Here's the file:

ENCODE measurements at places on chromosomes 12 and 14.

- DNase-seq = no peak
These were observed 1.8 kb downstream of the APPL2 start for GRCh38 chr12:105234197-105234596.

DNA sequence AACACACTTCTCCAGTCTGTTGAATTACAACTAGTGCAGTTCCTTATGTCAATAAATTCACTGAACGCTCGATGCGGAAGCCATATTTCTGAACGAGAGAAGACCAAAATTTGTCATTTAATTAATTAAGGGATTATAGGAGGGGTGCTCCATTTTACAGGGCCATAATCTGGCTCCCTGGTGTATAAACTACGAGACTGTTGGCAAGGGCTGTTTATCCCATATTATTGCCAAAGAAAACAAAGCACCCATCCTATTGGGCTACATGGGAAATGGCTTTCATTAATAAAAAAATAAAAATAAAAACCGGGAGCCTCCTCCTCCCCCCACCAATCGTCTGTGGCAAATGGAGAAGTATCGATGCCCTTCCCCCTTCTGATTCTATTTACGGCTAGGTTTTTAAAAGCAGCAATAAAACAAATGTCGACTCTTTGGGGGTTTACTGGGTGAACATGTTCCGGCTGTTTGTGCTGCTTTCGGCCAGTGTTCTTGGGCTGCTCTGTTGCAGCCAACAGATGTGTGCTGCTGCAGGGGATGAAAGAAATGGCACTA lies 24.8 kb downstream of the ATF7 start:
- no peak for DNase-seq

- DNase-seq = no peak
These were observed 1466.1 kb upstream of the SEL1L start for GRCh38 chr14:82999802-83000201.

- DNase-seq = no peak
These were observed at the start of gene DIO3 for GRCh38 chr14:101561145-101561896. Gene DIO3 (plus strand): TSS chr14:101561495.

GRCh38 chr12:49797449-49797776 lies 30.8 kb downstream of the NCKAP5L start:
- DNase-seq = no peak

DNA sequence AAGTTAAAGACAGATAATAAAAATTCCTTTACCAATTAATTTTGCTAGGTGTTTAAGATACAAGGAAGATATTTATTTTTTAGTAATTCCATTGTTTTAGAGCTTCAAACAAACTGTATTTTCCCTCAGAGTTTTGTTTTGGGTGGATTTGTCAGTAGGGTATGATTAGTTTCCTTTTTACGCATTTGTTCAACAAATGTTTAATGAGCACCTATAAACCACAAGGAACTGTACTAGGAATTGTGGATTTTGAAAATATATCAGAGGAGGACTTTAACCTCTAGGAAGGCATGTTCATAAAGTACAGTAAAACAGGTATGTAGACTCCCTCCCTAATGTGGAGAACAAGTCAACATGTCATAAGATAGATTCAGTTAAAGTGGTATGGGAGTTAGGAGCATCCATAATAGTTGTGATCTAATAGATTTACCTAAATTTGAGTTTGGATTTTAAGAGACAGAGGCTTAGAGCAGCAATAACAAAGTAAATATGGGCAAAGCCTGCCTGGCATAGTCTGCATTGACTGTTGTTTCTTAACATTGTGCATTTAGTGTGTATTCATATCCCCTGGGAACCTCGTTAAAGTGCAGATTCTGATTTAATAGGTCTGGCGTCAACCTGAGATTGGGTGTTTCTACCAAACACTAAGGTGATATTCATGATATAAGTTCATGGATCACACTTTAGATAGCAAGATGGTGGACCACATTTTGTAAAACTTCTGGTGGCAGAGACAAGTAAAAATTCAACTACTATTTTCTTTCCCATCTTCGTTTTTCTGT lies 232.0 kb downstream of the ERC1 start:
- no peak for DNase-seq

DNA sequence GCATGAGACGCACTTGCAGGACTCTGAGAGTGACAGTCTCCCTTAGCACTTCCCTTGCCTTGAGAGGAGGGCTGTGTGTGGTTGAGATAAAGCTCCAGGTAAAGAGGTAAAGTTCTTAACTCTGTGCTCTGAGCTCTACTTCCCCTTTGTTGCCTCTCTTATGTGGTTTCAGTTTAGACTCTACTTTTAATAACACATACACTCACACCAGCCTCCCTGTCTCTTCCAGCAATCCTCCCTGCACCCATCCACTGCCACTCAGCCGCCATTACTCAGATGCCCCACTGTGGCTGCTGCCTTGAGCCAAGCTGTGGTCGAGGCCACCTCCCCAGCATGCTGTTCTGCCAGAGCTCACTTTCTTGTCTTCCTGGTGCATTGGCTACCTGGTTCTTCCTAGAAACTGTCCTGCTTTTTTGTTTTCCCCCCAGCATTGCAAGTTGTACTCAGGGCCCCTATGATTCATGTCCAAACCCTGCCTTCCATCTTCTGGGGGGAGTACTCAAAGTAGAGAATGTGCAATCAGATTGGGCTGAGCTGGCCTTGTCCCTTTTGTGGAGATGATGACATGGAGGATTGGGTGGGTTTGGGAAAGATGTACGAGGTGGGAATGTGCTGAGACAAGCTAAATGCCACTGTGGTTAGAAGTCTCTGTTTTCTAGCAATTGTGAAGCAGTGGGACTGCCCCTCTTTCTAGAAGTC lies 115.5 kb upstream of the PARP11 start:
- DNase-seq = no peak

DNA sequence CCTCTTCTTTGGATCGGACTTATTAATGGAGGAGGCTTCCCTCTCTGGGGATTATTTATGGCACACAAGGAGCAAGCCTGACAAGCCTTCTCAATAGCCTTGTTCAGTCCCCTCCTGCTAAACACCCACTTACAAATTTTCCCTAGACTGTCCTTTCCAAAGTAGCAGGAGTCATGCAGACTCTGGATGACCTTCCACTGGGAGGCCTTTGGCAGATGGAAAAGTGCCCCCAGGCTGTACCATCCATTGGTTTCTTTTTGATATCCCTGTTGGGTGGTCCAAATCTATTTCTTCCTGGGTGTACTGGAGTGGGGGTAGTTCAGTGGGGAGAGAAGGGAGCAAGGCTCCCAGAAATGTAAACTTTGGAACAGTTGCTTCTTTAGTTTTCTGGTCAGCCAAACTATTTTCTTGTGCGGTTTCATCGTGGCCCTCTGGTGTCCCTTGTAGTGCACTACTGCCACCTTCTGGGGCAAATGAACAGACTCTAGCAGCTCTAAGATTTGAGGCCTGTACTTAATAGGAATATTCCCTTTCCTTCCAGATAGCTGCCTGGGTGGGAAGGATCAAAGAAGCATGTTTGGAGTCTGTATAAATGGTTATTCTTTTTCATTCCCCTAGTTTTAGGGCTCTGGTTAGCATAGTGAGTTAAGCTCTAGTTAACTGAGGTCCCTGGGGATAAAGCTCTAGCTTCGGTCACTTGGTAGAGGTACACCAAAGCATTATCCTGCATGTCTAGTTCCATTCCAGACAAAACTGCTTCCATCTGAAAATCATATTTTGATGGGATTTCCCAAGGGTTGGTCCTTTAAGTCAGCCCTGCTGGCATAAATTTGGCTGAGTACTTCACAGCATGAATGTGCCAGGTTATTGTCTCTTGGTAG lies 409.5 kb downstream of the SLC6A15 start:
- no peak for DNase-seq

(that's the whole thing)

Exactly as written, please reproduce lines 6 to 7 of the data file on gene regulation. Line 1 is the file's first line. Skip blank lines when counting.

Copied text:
- DNase-seq = no peak
These were observed 1466.1 kb upstream of the SEL1L start for GRCh38 chr14:82999802-83000201.